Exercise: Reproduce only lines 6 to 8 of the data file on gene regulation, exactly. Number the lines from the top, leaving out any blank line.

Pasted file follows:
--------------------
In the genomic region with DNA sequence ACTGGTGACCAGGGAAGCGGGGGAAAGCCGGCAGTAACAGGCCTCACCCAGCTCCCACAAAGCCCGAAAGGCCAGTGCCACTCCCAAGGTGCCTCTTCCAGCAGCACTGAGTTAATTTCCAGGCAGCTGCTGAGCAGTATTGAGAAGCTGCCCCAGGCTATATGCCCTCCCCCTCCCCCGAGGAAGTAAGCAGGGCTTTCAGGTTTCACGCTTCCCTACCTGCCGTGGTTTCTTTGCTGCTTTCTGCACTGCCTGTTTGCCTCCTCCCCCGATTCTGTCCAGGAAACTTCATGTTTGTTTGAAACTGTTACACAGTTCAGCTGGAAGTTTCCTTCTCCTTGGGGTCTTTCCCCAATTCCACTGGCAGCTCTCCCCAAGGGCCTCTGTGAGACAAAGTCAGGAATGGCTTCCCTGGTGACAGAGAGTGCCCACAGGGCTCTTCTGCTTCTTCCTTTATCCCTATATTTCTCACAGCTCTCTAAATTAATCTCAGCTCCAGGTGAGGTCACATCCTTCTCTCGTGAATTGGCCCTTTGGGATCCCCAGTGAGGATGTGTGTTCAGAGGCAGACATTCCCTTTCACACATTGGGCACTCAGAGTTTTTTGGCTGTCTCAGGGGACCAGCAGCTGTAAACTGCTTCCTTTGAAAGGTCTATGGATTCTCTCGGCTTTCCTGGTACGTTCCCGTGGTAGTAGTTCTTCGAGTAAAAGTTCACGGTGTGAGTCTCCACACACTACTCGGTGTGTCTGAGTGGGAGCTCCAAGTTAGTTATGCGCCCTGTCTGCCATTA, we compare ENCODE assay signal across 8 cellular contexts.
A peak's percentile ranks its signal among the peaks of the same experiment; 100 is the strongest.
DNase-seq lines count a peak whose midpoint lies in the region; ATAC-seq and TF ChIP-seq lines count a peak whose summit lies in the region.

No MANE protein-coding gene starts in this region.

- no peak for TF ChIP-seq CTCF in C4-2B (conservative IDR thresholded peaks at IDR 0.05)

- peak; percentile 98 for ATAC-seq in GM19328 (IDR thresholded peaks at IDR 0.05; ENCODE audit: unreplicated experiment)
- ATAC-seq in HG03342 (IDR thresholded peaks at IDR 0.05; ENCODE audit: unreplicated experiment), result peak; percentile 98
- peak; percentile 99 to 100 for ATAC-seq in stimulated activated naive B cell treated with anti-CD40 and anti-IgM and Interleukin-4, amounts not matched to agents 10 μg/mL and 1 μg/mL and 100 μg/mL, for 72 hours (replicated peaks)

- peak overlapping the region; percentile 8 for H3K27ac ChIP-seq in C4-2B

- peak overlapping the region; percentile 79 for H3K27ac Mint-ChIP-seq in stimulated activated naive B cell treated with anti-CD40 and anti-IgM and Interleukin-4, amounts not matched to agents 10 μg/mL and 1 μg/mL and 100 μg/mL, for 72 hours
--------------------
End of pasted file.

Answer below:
- peak; percentile 98 for ATAC-seq in GM19328 (IDR thresholded peaks at IDR 0.05; ENCODE audit: unreplicated experiment)
- ATAC-seq in HG03342 (IDR thresholded peaks at IDR 0.05; ENCODE audit: unreplicated experiment), result peak; percentile 98
- peak; percentile 99 to 100 for ATAC-seq in stimulated activated naive B cell treated with anti-CD40 and anti-IgM and Interleukin-4, amounts not matched to agents 10 μg/mL and 1 μg/mL and 100 μg/mL, for 72 hours (replicated peaks)